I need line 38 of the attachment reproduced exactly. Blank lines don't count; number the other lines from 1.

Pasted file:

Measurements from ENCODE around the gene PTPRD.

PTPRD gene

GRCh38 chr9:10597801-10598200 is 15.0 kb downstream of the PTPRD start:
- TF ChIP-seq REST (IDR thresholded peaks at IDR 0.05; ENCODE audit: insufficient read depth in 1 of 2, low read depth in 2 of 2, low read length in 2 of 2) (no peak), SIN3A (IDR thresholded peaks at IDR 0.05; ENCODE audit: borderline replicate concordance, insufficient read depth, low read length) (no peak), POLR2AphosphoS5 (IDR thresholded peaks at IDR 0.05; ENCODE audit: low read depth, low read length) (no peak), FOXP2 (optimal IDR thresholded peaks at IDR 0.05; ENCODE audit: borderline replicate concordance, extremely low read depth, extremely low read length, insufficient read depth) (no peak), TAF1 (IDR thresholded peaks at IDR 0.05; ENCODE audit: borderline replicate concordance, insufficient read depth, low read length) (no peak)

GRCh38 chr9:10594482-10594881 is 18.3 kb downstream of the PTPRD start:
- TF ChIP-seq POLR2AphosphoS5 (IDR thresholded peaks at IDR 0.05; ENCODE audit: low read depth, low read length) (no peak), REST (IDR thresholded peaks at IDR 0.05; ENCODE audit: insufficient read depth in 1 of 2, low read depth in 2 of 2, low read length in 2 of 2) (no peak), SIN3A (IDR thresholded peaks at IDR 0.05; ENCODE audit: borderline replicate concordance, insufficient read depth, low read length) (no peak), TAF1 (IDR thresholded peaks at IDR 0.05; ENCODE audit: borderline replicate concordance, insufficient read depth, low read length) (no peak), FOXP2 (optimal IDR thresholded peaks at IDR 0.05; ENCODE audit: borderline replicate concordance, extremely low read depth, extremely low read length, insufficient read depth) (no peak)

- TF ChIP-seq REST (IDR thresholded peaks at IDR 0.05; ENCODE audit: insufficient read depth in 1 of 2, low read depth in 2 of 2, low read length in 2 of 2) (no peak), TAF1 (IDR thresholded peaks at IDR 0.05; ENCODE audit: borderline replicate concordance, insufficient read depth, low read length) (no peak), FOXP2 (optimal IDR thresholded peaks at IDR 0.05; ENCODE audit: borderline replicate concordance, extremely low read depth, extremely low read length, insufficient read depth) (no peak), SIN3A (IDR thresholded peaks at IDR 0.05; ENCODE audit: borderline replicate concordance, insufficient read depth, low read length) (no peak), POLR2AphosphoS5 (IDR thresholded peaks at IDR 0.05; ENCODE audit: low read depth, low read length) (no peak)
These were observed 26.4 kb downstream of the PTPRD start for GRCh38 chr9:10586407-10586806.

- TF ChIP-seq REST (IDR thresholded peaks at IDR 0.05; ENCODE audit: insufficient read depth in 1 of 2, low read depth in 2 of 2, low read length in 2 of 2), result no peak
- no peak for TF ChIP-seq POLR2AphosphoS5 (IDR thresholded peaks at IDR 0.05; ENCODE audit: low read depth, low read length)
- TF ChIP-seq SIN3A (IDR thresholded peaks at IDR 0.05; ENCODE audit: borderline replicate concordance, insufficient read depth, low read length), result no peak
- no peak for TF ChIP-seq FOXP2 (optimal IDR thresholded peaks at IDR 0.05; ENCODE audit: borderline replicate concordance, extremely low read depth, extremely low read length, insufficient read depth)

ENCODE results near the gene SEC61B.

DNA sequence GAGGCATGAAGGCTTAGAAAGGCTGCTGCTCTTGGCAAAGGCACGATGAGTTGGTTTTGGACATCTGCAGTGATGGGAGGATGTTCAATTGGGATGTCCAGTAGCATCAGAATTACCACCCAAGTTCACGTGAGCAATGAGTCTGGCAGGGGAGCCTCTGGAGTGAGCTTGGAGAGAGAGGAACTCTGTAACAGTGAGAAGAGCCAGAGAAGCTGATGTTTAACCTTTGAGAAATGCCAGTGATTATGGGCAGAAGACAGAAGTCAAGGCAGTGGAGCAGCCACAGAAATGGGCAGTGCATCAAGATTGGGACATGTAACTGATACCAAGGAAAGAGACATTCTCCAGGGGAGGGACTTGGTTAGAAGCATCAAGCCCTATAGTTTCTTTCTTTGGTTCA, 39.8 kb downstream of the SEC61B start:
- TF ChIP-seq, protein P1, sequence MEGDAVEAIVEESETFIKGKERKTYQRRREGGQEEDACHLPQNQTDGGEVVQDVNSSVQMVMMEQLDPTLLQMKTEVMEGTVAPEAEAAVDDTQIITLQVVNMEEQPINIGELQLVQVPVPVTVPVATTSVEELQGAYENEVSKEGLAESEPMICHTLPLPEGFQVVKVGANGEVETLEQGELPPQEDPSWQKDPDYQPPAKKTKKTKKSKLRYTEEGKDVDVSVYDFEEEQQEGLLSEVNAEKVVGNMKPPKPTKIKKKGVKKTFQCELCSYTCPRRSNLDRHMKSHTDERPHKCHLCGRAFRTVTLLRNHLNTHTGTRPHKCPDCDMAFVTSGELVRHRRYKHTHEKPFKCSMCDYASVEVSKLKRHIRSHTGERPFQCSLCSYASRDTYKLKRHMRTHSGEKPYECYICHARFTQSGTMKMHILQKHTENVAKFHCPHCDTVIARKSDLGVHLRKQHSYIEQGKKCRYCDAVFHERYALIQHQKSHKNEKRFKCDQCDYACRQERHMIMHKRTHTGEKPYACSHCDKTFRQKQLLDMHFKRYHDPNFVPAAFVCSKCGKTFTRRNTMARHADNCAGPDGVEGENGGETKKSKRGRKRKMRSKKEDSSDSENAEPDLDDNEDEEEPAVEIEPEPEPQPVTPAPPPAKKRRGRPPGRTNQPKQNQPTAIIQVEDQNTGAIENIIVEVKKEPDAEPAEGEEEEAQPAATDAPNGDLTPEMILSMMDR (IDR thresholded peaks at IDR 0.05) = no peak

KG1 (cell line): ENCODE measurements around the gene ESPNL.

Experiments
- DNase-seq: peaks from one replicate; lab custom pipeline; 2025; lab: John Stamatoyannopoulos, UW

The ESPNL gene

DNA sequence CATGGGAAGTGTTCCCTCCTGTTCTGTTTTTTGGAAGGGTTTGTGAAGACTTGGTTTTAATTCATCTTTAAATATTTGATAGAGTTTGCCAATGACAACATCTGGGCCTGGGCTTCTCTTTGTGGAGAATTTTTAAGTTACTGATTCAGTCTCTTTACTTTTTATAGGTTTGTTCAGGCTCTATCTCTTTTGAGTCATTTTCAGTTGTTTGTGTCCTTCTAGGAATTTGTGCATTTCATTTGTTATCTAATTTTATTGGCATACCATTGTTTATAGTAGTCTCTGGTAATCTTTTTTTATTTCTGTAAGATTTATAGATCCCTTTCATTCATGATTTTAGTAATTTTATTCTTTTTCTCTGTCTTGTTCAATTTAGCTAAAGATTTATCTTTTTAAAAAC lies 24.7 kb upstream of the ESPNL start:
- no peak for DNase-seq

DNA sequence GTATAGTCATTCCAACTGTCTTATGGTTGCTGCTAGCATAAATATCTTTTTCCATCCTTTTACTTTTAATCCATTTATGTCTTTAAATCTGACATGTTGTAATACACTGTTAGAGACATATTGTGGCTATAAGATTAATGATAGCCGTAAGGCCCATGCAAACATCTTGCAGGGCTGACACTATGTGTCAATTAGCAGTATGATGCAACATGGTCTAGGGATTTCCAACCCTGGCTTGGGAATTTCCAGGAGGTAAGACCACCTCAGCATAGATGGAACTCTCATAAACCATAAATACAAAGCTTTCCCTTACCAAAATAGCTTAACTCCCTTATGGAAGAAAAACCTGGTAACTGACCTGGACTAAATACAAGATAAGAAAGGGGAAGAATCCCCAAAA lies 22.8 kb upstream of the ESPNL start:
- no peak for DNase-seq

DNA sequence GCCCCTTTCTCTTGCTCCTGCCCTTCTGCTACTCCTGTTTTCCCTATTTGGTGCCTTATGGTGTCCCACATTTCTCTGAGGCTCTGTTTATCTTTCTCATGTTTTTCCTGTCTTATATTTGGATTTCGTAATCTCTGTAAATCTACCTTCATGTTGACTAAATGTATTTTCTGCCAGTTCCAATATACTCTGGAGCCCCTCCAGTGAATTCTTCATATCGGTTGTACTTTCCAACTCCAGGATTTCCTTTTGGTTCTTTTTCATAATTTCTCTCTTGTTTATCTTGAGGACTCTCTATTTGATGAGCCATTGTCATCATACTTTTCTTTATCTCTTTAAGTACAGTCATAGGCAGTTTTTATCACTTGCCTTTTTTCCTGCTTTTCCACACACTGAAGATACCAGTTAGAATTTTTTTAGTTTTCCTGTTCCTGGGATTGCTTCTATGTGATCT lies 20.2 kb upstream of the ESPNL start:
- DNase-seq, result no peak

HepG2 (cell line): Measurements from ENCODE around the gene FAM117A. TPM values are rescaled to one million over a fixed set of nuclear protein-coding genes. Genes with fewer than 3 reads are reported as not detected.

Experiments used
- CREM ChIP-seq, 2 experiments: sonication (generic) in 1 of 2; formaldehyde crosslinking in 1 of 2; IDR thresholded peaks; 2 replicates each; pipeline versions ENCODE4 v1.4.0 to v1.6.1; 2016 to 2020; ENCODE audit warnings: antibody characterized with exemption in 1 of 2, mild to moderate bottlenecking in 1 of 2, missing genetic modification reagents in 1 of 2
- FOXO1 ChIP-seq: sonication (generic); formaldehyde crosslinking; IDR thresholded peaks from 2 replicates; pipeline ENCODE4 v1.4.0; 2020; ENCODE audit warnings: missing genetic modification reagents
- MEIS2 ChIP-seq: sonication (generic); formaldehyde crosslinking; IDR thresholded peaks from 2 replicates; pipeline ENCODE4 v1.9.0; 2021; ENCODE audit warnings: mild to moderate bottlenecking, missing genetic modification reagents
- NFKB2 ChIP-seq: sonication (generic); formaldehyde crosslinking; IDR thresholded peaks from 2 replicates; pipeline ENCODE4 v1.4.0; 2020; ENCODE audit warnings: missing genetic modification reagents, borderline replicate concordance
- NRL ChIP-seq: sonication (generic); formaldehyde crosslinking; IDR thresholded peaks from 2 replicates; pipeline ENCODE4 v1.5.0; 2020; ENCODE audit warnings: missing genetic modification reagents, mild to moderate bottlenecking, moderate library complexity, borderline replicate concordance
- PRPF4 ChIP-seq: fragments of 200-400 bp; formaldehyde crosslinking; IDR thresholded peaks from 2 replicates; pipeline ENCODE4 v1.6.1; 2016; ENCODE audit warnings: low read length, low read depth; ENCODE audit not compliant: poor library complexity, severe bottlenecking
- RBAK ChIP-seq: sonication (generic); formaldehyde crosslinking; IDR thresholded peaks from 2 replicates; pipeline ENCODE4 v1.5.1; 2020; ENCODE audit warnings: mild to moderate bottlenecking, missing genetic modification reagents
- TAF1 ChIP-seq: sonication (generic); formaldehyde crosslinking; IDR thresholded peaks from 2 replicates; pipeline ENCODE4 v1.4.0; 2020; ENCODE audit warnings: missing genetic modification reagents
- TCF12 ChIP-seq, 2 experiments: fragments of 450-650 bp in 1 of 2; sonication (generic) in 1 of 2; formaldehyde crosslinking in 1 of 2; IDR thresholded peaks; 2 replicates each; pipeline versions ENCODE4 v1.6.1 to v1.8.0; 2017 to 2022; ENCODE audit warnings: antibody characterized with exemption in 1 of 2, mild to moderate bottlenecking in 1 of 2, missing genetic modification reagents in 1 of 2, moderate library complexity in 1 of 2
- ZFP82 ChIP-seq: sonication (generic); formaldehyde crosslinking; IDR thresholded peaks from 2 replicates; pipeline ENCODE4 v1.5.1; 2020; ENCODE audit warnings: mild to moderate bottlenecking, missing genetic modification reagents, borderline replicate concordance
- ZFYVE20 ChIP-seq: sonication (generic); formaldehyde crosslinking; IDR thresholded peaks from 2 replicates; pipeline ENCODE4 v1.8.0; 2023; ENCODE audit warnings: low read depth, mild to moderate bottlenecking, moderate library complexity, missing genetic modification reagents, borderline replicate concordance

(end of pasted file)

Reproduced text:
- ZFYVE20 ChIP-seq: sonication (generic); formaldehyde crosslinking; IDR thresholded peaks from 2 replicates; pipeline ENCODE4 v1.8.0; 2023; ENCODE audit warnings: low read depth, mild to moderate bottlenecking, moderate library complexity, missing genetic modification reagents, borderline replicate concordance